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Artificial Intelligence/Machine Learning Applications in the Oil and Gas Industry

A special issue of Energies (ISSN 1996-1073). This special issue belongs to the section "H: Geo-Energy".

Deadline for manuscript submissions: closed (15 August 2023) | Viewed by 14801

Special Issue Editors

Department of Geoscience and Petroleum, Norwegian University of Science and Technology, S. P. Andersens veg 15b, 7031, Trondheim, Norway
Interests: reservoir modeling; enhanced oil recovery (EOR); CO2 EOR and storage; well test analysis
SINTEF Industry, Department of Petroleum, S.P. Andersens vei 15B, Trondheim, NO-7031, Norway
Interests: CO2 geological storage; CO2 enhanced oil recovery; reservoir modelling

Special Issue Information

Dear Colleagues,

We have the pleasure of inviting submissions to a Special Issue of Energies on the subject area of “Artificial Intelligence/Machine Learning Applications in the Oil and Gas Industry”.

While more efficient algorithms and high-performance computers can enhance the speed and accuracy of numerical models, they are incapable of transforming these models to new levels of computational footprint. Artificial intelligence and machine learning (AI&ML) have been used in petroleum engineering applications, with the possibility of combining the advantages of both traditional and intelligent modeling approaches to develop more powerful and faster computational tools. AI&ML capabilities perceive the relationship among relevant data and develop models based on the available measurements or simulated data. This characteristic makes the data-driven approach a viable modeling technology specifically for cases with complex physics. Promising results have been obtained in the application of data-driven techniques for resolving a wide variety of modeling problems such as history matching, well placement, production forecasting, injection strategies, CO2 storage and optimization and many more.

Dr. Ashkan Jahanbani Ghahfarokhi
Dr. Alv-Arne Grimstad
Guest Editors

Manuscript Submission Information

Manuscripts should be submitted online at www.mdpi.com by registering and logging in to this website. Once you are registered, click here to go to the submission form. Manuscripts can be submitted until the deadline. All submissions that pass pre-check are peer-reviewed. Accepted papers will be published continuously in the journal (as soon as accepted) and will be listed together on the special issue website. Research articles, review articles as well as short communications are invited. For planned papers, a title and short abstract (about 100 words) can be sent to the Editorial Office for announcement on this website.

Submitted manuscripts should not have been published previously, nor be under consideration for publication elsewhere (except conference proceedings papers). All manuscripts are thoroughly refereed through a single-blind peer-review process. A guide for authors and other relevant information for submission of manuscripts is available on the Instructions for Authors page. Energies is an international peer-reviewed open access semimonthly journal published by MDPI.

Please visit the Instructions for Authors page before submitting a manuscript. The Article Processing Charge (APC) for publication in this open access journal is 2600 CHF (Swiss Francs). Submitted papers should be well formatted and use good English. Authors may use MDPI's English editing service prior to publication or during author revisions.

Keywords

  •  artificial intelligence
  •  machine learning
  •  data analytics
  •  petroleum engineering
  •  oil and gas industry
  •  CO2 utilization and storage
  •  reservoir engineering
  •  optimization
  •  digitalization
  •  real-time reservoir management

Published Papers (9 papers)

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Research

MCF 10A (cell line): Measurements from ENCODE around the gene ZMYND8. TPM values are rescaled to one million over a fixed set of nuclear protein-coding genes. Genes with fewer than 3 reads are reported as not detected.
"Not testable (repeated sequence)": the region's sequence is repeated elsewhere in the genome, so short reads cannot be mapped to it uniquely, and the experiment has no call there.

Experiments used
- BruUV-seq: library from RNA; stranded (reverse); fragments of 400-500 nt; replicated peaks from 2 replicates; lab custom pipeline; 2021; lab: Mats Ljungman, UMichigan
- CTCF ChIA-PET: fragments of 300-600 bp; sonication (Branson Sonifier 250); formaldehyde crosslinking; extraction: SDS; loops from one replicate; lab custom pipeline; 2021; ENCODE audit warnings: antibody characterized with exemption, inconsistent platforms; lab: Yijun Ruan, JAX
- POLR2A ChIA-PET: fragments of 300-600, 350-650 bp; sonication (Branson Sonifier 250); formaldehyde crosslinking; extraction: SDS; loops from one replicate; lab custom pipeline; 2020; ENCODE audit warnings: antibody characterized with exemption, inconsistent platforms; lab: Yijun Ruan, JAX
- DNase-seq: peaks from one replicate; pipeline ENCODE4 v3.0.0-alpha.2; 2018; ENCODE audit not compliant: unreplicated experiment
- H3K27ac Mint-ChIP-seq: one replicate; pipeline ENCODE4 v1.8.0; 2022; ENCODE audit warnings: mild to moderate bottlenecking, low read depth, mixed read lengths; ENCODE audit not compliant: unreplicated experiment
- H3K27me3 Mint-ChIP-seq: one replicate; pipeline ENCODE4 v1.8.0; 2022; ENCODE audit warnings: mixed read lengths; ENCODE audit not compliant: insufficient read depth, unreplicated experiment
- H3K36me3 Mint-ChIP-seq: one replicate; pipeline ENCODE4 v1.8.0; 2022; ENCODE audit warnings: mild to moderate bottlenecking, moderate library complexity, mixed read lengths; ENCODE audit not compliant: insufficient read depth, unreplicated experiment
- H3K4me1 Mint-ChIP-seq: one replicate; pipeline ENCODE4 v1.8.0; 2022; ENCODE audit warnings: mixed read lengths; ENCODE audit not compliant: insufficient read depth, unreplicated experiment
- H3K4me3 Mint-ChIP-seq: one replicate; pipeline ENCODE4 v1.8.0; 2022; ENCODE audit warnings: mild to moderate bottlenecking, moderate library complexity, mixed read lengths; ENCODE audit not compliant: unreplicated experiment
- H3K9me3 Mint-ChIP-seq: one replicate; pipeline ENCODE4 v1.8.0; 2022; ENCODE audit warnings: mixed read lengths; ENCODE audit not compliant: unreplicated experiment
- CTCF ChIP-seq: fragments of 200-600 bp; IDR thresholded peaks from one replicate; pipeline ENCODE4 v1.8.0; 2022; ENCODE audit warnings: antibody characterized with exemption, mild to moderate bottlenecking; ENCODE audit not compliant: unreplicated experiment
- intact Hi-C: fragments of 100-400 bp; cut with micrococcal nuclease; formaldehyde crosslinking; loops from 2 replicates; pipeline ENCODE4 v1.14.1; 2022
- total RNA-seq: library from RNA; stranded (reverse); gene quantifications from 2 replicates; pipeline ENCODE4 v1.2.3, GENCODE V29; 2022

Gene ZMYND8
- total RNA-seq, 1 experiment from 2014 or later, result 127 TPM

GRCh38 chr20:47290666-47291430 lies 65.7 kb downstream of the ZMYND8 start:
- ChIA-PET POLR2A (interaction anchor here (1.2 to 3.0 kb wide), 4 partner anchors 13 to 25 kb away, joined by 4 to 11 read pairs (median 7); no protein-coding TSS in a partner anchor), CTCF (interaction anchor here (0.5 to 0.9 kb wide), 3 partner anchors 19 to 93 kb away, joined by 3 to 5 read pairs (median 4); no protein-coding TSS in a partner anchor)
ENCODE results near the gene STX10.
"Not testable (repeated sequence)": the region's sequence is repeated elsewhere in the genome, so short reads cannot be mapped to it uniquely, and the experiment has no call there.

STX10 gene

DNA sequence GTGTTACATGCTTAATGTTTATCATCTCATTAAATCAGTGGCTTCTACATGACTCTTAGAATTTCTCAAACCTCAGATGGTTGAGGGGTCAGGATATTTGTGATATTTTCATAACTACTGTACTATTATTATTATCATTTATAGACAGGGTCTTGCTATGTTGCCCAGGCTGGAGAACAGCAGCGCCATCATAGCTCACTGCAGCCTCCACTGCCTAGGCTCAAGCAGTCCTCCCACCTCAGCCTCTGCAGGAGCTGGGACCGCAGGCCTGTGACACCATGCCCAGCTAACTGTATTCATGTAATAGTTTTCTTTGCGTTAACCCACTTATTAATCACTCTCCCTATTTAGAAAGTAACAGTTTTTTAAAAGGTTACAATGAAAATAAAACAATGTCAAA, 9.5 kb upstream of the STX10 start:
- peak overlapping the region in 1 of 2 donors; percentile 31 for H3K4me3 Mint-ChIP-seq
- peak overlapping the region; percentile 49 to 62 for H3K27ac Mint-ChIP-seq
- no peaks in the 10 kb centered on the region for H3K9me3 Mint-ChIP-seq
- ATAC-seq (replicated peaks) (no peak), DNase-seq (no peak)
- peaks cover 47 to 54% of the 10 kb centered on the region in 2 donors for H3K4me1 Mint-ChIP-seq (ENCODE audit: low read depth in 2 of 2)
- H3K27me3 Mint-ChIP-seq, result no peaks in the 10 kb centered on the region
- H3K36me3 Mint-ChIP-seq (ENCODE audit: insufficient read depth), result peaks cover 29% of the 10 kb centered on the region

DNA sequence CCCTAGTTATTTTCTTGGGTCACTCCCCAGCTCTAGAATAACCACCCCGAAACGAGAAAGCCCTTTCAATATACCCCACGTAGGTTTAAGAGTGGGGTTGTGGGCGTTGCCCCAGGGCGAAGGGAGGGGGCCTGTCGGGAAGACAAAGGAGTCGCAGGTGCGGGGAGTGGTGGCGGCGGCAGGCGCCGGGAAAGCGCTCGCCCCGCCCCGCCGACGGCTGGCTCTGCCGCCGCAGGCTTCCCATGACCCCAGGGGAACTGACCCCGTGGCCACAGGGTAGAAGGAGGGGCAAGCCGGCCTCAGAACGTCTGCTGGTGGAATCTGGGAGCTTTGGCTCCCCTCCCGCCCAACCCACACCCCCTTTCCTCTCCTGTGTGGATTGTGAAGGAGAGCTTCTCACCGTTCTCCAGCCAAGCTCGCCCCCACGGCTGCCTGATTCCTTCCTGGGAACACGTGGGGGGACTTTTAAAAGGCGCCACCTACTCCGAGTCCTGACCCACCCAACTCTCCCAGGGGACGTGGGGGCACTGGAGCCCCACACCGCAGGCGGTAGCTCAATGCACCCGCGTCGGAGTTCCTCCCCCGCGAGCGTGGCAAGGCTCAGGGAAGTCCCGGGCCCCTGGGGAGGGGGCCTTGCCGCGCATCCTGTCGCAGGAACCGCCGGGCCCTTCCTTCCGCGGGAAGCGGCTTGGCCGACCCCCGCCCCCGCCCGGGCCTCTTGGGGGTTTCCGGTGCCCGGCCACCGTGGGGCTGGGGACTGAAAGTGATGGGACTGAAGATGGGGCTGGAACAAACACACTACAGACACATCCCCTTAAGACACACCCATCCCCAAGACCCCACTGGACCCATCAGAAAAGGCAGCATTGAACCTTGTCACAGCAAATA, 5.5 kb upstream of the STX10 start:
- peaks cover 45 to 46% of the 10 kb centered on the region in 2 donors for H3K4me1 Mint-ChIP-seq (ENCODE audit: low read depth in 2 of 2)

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22 pages, 785 KiB  
Article
Lithofacies Identification from Wire-Line Logs Using an Unsupervised Data Clustering Algorithm
Energies 2023, 16(24), 8116; https://doi.org/10.3390/en16248116 - 17 Dec 2023
Viewed by 618
Abstract
Stratigraphic identification from wire-line logs and core samples is a common method for lithology classification. This traditional approach is considered superior, despite its significant financial cost. Artificial neural networks and machine learning offer alternative, cost-effective means for automated data interpretation, allowing geoscientists to [...] Read more.
Stratigraphic identification from wire-line logs and core samples is a common method for lithology classification. This traditional approach is considered superior, despite its significant financial cost. Artificial neural networks and machine learning offer alternative, cost-effective means for automated data interpretation, allowing geoscientists to extract insights from data. At the same time, supervised and semi-supervised learning techniques are commonly employed, requiring a sufficient amount of labeled data to be generated through manual interpretation. Typically, there are abundant unlabeled geophysical data while labeled data are scarcer. Supervised and semi-supervised techniques partially address the cost issue. An underutilized class of machine-learning-based methods, unsupervised data clustering, can perform consonant classification by grouping similar data without requiring known results, presenting an even more cost-effective solution. In this study, we examine a state-of-the-art unsupervised data clustering algorithm called piecemeal clustering to identify lithofacies from wire-line logs, effectively addressing these challenges. The piecemeal clustering algorithm groups similar wire-log signatures into clusters, determines the number of clusters present in the data, and assigns each signature to one of the clusters, each of which represents a lithofacies. To evaluate the performance, we tested the algorithm on publicly released data from ten wells drilled in the Hugoton and Panoma fields of southwest Kansas and northwest Oklahoma, respectively. The data consist of two major groups: marine and non-marine facies. The study herein is centered around addressing two fundamental research questions regarding the accuracy and practicality of the piecemeal clustering algorithm. The algorithm successfully identified nine distinct clusters in our dataset, aligning with the cluster count observed in previously published works employing the same data. Regarding mapping accuracy, the results were notable, with success rates of 81.90% and 45.20% with and without considering adjacent facies, respectively. Further detailed analysis of the results was conducted for individual types of facies and independently for each well. These findings suggest the algorithm’s precision in characterizing the geological formations. To assess its performance, a comprehensive comparative analysis was conducted, encompassing other data clustering algorithms, as well as supervised and semi-supervised machine learning techniques. Notably, the piecemeal clustering algorithm outperformed alternative data clustering methods. Furthermore, despite its unsupervised nature, the algorithm demonstrated competitiveness by yielding results comparable to, or even surpassing, those obtained through supervised and semi-supervised techniques. Full article